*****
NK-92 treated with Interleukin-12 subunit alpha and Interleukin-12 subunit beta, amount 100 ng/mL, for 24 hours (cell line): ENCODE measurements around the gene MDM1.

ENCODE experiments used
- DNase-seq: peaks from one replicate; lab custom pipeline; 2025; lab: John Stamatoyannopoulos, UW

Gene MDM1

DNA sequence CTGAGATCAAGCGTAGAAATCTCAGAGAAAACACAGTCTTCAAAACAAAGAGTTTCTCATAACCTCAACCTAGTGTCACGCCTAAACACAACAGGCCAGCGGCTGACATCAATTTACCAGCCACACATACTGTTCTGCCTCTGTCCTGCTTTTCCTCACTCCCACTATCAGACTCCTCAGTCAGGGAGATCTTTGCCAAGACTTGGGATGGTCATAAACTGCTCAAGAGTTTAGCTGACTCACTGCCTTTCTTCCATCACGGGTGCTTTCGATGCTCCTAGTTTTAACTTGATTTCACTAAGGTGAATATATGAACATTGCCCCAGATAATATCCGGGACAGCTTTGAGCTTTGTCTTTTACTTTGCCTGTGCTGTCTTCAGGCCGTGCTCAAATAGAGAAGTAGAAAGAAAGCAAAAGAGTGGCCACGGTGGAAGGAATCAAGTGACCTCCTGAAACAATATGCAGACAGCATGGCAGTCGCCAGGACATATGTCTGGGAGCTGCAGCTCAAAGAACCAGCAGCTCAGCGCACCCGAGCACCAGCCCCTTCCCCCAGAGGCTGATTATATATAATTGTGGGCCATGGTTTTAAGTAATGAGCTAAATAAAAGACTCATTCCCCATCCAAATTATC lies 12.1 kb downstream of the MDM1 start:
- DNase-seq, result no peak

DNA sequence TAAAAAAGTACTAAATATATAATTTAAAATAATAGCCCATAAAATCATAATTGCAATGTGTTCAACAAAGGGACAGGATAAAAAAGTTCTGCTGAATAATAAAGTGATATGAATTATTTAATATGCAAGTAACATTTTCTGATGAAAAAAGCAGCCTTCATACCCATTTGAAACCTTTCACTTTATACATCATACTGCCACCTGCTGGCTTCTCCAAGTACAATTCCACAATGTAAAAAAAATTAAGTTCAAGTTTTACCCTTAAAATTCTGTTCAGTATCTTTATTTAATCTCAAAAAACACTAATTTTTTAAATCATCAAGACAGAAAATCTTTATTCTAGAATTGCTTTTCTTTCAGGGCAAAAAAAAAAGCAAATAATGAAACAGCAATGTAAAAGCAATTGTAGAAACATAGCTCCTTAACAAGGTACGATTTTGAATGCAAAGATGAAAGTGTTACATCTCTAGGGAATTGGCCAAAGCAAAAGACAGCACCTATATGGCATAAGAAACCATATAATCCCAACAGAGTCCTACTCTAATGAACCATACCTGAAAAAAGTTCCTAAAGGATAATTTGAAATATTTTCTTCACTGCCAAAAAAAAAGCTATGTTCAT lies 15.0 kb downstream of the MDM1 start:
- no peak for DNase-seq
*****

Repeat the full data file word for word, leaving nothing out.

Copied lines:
NK-92 treated with Interleukin-12 subunit alpha and Interleukin-12 subunit beta, amount 100 ng/mL, for 24 hours (cell line): ENCODE measurements around the gene MDM1.

ENCODE experiments used
- DNase-seq: peaks from one replicate; lab custom pipeline; 2025; lab: John Stamatoyannopoulos, UW

Gene MDM1

DNA sequence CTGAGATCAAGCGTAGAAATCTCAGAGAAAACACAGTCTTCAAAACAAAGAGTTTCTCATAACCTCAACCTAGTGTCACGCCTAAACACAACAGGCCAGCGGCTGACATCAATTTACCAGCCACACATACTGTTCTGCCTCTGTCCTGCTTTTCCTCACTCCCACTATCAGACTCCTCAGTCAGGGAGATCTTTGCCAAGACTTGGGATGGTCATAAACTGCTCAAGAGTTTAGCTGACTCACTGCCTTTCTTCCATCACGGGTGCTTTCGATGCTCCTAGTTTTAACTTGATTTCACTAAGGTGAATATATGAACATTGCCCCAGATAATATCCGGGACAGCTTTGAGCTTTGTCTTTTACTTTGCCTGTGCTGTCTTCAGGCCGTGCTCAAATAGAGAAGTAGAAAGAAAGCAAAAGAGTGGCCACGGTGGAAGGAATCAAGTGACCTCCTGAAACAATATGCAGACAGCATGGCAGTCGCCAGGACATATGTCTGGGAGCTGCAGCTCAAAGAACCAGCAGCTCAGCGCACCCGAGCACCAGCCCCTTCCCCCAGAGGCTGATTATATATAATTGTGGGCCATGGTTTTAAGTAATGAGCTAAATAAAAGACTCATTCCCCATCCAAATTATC lies 12.1 kb downstream of the MDM1 start:
- DNase-seq, result no peak

DNA sequence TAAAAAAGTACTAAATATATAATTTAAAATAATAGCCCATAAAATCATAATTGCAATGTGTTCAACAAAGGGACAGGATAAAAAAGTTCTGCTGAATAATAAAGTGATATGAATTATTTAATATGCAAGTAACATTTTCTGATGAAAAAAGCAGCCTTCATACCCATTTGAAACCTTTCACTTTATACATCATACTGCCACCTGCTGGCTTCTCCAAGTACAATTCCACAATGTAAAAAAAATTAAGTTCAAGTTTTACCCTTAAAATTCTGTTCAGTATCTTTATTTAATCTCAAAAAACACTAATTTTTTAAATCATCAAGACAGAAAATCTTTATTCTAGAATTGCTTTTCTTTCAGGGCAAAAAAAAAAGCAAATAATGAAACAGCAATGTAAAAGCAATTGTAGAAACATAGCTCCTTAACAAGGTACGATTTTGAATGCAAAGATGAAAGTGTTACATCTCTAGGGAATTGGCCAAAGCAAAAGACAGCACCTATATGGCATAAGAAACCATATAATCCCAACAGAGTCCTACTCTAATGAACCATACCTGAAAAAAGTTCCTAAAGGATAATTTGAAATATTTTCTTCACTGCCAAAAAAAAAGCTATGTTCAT lies 15.0 kb downstream of the MDM1 start:
- no peak for DNase-seq